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[19.] Schmidt D, Baumgartner C, Loscher W. Seizure recurrence after planned discontinuation of antiepileptic drugs in seizurefree patients after epilepsy surgery: A review of current clinical experience. Epilepsia 2004;45(2):179-186. DOI:10.1m/j.00139580.2004.37803.x
[20.] Mani J, Gupta A, Mascha E, et al. Postoperative seizures after extratemporal resections and hemispherectomy in pediatric epilepsy. Neurology 2006;66(7):1038-1043. DOI:10.1212/01. wnl.0000204236.96232.1c
J M N Enslin, (1) BPhysT, MB ChB, FCNeurosurgery (SA), MMed (Neurosurg); S J Rothemeyer, (2) MB ChB, FCNeurosurgery (SA); A G Fieggen, (3) MB ChB, MSc, MD, FCNeurosurgery (SA)
(1) Division of Neurosurgery, Red Cross War Memorial Children's Hospital, and Constantiaberg Mediclinic, Cape Town, South Africa
(2) Department of Neurosurgery, Faculty of Health Sciences, Groote Schuur Hospital and University of Cape Town, South Africa
(3) Department of Neurosurgery, Faculty of Health Sciences, University of Cape Town, and Division of Neurosurgery, Red Cross War Memorial Children's Hospital, Cape Town, South Africa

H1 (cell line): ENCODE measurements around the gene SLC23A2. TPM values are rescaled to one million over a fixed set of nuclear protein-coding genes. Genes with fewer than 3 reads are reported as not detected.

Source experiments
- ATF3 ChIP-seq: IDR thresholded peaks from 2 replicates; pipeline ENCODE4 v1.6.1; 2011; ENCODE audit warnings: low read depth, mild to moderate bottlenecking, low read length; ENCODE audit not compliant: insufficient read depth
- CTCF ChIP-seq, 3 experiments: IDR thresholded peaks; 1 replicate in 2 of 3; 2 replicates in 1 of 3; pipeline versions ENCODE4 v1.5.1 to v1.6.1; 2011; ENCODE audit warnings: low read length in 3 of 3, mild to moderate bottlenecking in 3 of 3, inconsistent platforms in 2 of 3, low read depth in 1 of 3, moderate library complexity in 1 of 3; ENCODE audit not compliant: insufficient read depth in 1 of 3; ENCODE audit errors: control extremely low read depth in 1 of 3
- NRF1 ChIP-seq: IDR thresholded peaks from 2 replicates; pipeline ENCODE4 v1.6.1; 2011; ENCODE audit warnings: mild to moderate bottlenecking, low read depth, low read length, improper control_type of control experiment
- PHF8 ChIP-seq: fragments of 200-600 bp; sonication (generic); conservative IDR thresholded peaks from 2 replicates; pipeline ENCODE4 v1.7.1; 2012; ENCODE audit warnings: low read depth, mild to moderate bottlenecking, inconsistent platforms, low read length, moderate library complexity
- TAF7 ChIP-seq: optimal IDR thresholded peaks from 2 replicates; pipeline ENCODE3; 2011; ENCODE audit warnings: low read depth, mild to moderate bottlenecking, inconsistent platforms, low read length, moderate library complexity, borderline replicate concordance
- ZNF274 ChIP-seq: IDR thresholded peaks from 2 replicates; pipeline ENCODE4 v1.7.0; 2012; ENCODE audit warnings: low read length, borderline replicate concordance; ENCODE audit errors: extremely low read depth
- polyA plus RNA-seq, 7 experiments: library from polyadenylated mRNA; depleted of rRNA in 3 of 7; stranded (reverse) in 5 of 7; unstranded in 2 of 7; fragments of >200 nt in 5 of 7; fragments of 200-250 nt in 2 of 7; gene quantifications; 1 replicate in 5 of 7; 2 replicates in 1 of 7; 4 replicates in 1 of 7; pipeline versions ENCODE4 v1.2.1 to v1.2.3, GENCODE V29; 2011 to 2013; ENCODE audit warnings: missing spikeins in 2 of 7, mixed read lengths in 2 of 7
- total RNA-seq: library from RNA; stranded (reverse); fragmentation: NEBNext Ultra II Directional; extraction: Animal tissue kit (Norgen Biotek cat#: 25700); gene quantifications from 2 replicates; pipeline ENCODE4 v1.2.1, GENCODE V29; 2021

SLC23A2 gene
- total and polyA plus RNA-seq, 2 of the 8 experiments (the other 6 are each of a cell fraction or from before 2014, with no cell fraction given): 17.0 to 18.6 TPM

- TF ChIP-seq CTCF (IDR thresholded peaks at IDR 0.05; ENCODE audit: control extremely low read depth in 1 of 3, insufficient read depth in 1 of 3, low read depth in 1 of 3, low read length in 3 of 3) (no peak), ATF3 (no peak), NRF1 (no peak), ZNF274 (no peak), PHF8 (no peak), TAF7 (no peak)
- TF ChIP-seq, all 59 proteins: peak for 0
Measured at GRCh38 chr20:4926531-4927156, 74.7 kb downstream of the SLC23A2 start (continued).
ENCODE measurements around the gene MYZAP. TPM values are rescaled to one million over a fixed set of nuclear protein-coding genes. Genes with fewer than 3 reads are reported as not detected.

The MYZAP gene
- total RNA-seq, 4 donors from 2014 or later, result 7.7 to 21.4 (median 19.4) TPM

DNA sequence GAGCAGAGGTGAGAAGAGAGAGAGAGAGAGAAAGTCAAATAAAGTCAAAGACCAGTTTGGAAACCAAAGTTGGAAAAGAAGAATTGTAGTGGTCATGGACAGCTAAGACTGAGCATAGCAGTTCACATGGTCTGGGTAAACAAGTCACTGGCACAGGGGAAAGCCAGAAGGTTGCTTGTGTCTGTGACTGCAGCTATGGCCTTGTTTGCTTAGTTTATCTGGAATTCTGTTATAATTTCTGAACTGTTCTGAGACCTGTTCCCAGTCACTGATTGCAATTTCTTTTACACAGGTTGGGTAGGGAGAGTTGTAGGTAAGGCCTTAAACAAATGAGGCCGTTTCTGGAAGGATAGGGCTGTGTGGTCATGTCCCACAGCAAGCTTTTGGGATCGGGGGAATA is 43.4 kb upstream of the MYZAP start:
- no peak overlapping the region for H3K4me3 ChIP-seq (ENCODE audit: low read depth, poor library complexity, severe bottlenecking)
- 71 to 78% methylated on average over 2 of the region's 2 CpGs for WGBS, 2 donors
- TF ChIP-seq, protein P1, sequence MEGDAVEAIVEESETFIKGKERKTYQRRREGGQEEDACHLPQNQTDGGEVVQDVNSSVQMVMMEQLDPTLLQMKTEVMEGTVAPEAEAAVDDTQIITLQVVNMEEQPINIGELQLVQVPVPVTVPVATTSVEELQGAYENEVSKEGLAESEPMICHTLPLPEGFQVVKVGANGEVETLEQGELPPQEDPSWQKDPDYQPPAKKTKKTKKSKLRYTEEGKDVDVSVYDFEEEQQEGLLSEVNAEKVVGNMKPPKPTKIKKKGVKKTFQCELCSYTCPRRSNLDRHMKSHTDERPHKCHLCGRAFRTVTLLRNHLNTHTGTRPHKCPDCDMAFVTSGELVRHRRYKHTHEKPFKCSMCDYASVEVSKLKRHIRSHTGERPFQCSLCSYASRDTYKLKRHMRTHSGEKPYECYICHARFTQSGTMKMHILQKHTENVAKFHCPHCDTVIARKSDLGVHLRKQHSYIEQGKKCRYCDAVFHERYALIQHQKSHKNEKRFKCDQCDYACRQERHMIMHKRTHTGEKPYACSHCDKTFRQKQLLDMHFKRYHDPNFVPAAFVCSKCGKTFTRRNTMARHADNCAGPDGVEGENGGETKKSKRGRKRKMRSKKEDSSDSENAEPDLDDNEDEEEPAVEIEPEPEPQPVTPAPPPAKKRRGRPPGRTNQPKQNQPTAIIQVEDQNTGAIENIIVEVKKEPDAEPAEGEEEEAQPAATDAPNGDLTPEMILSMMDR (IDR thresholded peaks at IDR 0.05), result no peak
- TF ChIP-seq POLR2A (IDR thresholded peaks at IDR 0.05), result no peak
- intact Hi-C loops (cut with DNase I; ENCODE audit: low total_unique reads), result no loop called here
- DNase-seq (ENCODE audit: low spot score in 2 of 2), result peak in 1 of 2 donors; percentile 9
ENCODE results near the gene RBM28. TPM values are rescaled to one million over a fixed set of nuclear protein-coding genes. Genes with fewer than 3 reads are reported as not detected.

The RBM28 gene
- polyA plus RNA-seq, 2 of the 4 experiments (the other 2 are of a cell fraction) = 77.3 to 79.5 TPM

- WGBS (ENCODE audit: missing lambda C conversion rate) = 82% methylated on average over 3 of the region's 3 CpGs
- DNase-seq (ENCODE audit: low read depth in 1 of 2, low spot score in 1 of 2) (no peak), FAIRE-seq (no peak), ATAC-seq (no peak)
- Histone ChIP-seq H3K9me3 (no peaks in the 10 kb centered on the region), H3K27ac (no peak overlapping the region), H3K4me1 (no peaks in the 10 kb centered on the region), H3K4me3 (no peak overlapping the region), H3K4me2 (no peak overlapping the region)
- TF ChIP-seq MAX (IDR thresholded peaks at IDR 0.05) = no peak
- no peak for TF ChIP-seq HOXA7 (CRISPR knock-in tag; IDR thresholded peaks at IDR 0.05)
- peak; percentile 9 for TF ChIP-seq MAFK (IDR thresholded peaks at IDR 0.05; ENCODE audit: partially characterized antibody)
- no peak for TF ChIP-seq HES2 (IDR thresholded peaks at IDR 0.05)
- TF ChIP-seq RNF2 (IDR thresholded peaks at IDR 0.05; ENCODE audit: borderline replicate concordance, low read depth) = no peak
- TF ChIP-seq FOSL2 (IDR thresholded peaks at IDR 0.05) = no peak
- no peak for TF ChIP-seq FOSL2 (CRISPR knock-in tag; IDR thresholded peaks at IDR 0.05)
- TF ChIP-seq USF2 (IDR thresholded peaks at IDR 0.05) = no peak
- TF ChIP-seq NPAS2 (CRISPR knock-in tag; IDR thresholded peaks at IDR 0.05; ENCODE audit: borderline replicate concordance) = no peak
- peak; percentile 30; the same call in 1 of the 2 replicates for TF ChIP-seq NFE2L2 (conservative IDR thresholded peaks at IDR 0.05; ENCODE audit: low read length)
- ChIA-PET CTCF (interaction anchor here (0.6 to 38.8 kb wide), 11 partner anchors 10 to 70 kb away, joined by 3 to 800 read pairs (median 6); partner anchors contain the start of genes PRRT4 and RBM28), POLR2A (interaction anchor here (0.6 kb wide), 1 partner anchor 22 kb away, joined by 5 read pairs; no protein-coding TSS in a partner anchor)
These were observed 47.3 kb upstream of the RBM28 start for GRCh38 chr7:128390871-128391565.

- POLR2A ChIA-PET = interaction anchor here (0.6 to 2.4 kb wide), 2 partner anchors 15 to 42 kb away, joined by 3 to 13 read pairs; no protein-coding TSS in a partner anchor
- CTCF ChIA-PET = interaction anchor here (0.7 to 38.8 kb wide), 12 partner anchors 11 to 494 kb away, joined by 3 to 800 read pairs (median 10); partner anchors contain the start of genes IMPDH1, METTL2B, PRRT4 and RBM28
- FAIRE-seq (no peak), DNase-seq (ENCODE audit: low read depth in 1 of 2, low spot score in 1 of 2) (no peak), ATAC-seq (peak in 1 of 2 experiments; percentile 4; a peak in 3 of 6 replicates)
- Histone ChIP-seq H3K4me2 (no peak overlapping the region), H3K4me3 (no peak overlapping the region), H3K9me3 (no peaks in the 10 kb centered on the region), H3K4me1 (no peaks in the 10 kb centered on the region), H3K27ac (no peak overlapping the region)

Corresponding author: J M N Enslin (email@example.com)
Table 1. Summary of epilepsy surgery outcomes [11-13] Adults Temporal epilepsy Extratemporal epilepsy Seizure free 68 45 after 1 year, % Significant 24 35 improvement, % Seizure free at 1 year Temporal epilepsy Extratemporal epilepsy Children, % 74 58 Adolescents, % 80 52 Adults Extratemporal lesion Frontal seizures Seizure free 67 23 after 1 year, % Significant 23 32 improvement, % Seizure free at 1 year Hemispherectomy All surgeries Children, % 67 67 Adolescents, % 75 69 Table 2. Early and late seizure recurrence causes [19,20] Early Late Incomplete resection of Incomplete resection of epileptogenic zone epileptogenic zone Acute AED level changes Gliosis of the resection margins Electrolyte disturbances/ Progression of underlying disease hypoglycaemia or tumour Fever/pain/sleep deprivation Withdrawal of AEDs in multifocal Surgery-related cortical epilepsy irritation AED = anti-epileptic drug.
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|Author:||Enslin, J.M.N.; Rothemeyer, S.J.; Fieggen, A.G.|
|Publication:||South African Medical Journal|
|Date:||Aug 1, 2016|